Plus the fact Theresa and Maria were going with Consita to her new salon, too, made my decision easier.
Theresa (her & I, 1990) had been working with us the past year, and her being an ex-punk and a fellow Wisconsinite made us fast friends. She was tiny and a bit plump, with eyes that were made for heavy black eyeliner. She could be sullen and quiet at work, but could let it rip when we went out. Her and I spent many hours deconstructing Consita's character flaws to the point of uncontrollable, therapeutic laughter, which always ended with the question, Why do we stay here?
A photographer came by the salon one afternoon, wanting to photograph us at work, so he hung out with us for the day and took pictures. It didn't take me too long to figure out he really just wanted to snap Theresa, and mainly shot her. A few months later Theresa came to work with the book he had sent her, and there she was; a whole page of her in the mirror lining her eyes. (I think I just ordered that book on line, and if it's the right one, I'll post the pic.)
My time with my roommates, Margie and Stephanie, was coming to an end (Annie having moved back home a few months before) and I was excited to live by myself for the first time. I would miss the girls, but their lives were pulling them closer to school on the north edge of town, but we promised to keep in touch. Oddly enough, Erin had moved into the very apartment, six years later, Margie had lived in in 1988. It took me a moment, on my first visit to Erin's apartment, to realise this feeling of deja vu was real.
I had many reasons to love living with them, but what I am most grateful for was their exposing me to the world of store front theater in Chicago. Margie was constantly going out to catch as many new shows as she could. I went begrudgingly at first, but soon grew to love it's close quarters, and intimate, charmingly grungy story telling.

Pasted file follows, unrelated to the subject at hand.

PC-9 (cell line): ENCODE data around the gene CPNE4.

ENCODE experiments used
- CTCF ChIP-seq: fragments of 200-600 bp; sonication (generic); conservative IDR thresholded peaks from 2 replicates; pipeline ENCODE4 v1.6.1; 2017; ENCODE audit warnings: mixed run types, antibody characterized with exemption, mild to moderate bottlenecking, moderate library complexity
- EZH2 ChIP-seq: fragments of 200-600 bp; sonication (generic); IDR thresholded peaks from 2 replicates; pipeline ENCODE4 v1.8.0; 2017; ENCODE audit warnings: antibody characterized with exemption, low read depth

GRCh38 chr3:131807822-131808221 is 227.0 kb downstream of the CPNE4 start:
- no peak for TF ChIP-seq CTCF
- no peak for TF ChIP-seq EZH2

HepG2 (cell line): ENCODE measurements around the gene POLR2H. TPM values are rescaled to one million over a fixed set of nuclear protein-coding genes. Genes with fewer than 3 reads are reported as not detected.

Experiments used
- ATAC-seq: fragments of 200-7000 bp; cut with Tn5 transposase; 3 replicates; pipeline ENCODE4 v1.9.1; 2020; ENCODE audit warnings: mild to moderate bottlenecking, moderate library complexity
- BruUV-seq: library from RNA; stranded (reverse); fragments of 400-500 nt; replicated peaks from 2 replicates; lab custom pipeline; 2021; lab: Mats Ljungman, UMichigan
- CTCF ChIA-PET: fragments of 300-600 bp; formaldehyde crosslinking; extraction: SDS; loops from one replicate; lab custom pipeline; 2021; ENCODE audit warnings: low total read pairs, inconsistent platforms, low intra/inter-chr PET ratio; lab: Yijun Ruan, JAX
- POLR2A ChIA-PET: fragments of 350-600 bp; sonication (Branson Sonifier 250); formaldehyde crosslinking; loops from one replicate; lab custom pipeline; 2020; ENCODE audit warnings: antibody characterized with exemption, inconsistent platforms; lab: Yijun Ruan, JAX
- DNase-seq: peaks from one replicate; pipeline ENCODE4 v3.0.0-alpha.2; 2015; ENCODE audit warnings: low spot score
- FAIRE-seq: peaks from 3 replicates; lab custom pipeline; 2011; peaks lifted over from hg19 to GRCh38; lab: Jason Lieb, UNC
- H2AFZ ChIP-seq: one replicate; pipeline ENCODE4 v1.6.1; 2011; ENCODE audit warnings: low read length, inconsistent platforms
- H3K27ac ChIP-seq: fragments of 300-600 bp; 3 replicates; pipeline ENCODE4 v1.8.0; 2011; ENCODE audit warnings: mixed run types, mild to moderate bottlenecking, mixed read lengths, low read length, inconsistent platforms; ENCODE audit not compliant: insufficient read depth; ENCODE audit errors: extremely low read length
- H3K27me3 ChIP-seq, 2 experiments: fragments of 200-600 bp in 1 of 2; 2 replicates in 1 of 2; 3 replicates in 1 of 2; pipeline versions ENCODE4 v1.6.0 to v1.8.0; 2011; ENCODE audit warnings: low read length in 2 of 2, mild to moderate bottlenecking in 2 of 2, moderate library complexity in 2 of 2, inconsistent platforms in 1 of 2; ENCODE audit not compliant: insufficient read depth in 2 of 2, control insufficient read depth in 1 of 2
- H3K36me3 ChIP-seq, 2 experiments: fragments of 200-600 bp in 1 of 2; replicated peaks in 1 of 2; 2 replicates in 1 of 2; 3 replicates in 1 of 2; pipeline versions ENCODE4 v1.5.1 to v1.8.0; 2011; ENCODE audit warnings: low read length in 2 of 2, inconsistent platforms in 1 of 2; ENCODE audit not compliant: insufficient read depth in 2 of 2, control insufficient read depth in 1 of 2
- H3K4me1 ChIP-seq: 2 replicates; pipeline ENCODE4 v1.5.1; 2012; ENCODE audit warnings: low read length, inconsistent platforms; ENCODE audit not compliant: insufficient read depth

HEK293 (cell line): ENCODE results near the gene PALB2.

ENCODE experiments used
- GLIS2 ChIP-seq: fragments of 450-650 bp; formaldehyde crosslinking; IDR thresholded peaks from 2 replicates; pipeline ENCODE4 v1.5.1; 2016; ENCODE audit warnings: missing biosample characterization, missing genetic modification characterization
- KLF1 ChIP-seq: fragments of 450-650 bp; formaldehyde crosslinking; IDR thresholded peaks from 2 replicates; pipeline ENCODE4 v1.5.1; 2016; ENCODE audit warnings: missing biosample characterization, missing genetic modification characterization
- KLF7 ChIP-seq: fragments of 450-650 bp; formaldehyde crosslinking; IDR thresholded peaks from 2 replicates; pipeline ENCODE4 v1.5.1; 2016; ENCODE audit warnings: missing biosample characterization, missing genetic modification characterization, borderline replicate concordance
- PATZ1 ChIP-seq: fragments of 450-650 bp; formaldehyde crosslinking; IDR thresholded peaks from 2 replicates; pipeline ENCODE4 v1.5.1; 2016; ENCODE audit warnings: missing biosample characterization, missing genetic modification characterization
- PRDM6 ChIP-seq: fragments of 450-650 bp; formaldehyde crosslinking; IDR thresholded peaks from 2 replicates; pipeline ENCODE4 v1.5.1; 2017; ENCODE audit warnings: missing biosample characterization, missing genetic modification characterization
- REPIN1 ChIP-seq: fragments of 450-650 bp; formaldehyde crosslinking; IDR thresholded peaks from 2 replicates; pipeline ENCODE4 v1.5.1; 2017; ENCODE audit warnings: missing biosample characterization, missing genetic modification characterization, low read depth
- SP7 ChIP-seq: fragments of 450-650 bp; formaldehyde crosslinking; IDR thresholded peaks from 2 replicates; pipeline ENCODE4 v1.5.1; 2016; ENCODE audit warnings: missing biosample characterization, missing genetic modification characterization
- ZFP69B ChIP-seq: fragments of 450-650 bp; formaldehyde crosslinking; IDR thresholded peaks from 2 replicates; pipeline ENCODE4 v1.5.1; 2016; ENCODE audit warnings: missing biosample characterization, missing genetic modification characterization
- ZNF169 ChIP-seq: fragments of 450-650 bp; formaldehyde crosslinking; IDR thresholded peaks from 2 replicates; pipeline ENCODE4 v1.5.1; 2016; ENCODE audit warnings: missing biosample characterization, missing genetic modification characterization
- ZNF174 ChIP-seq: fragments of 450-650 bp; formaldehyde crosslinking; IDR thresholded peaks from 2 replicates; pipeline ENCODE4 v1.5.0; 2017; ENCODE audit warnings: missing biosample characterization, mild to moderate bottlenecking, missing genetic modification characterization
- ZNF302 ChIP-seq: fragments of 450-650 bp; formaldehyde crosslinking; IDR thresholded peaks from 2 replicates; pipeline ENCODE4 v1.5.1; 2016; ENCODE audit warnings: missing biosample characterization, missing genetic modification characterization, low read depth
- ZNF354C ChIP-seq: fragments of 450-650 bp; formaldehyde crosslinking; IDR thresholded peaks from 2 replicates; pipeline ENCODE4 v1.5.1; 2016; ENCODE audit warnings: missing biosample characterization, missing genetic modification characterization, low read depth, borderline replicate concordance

Although I complain about Consita a lot, then and now, we did spend time together outside of work, partying, mainly, but we did see a lot of movies. I grew up across the street from a theater in my small hometown, and as a Senior in high school, in small town Arkansas, that's all there was to do. But the movies that made it to these towns were of the blockbuster Hollywood variety, and while I'm not knocking them, they do pale in comparison to the art house films Consita and I discovered together. We would seek them out, and weird Hollywood films that were cool and unusual: Down by Law, Mona Lisa, Withnail and I, Babette's Feast, Dangerous Liaisons, Dead Ringers, D.O.A., Salome's Last Dance, Lair of the Whiteworm, and The Moderns are a few that come to mind. I didn't understand most of these films at the time, but I guess that's why we liked them. We would discuss them, trying to tweeze out some sense or the moral they had to offer, with little result. But these movies looked great, and their recondite stories kept us coming back for more.

I found a cute little studio apartment on Pinegrove and Patterson in the spring of 1988, and I greatly looked forward to my new independent life. But had I known the drama that was to play out in that apartment, and how 1988 would end, I would have left town.

Link: Siouxsie